Shocked by neutral line! What is wrong?


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Old 01-12-14, 04:06 AM
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Shocked by neutral line! What is wrong?

I was replacing an old worn out outlet with a new one in my shop. Breaker was off. When I touched the neutral wire I got shocked! I turned the main off to finish what I was doing, but why did this happen??

The circuit I was touching is run inside EMT with another 120v circuit, they share a neutral. The other circuit was hot. The only thing plugged into that outlet was an LED light and a cell phone charger.
 
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Old 01-12-14, 05:02 AM
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Porbably nothing is wrong.

You need to flip off the breakers for all the circuits that share the neutral.

Otherwise the neutral is still live.

Even the few milliamperes drawn by the LED light and phone charger are enough to shock you when you unhooked the neutral at the outlet box you were working on and your body completed the circuit between the loose downstream end and a grounded item or the upstream neutral end. Less than a twentieth of an ampere can electrocute you.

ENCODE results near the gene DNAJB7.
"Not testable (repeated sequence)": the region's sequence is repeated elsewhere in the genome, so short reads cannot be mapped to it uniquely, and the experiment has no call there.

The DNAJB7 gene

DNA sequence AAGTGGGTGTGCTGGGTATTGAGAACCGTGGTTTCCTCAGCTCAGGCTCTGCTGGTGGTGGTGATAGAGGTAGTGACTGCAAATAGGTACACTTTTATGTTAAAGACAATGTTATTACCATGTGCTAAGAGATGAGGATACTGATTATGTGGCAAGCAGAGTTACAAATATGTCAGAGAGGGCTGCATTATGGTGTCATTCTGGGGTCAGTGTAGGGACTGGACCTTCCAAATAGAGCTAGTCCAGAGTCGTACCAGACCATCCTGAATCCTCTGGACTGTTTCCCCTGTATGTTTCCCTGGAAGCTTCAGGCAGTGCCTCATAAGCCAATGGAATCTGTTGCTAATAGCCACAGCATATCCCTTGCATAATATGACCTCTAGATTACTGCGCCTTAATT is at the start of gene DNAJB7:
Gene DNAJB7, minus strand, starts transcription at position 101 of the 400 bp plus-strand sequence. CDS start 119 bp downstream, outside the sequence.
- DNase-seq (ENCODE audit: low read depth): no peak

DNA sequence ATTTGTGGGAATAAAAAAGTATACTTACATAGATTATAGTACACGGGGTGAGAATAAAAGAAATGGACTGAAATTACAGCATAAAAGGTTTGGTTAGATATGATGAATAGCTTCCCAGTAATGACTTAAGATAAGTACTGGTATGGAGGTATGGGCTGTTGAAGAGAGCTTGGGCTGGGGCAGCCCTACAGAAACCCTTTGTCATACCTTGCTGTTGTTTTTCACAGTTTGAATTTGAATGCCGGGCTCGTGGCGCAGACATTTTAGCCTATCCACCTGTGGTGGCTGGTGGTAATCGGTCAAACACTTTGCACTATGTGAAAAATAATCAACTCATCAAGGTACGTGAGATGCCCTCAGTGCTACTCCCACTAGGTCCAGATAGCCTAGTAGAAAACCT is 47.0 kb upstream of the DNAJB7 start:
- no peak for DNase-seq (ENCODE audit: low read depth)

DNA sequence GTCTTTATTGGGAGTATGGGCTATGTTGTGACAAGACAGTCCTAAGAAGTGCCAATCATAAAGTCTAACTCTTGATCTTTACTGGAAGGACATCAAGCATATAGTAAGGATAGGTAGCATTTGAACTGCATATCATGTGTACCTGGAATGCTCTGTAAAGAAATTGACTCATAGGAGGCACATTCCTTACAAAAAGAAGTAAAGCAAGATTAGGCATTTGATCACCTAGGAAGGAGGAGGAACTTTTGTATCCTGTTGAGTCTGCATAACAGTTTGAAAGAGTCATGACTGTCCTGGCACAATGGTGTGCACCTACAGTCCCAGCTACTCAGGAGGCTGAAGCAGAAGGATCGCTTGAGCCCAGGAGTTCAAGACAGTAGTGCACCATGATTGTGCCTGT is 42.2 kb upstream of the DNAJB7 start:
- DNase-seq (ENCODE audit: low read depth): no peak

For added safety and to comply with code, for shared neutrals the incoming neutral end must be connected directly to the downstream neutral end. Use a short length (pigtail) of white wire to reach the receptacle, connected to just one of the silver screws.
 

Last edited by AllanJ; 01-12-14 at 05:20 AM.
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Old 01-12-14, 06:02 AM
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The circuit I was touching is run inside EMT with another 120v circuit, they share a neutral. The other circuit was hot. The only thing plugged into that outlet was an LED light and a cell phone charger.
That explains exactly what happened, nothing wrong with it at all.
 
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Old 01-12-14, 06:38 AM
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You experienced a normal condition. The code now requires that both breakers are turned off to prevent this.
 
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Old 01-12-14, 06:43 AM
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Current code would require a handle tie between the breaker handles to provide the common shutoff PCBoss mentioned..
 
 

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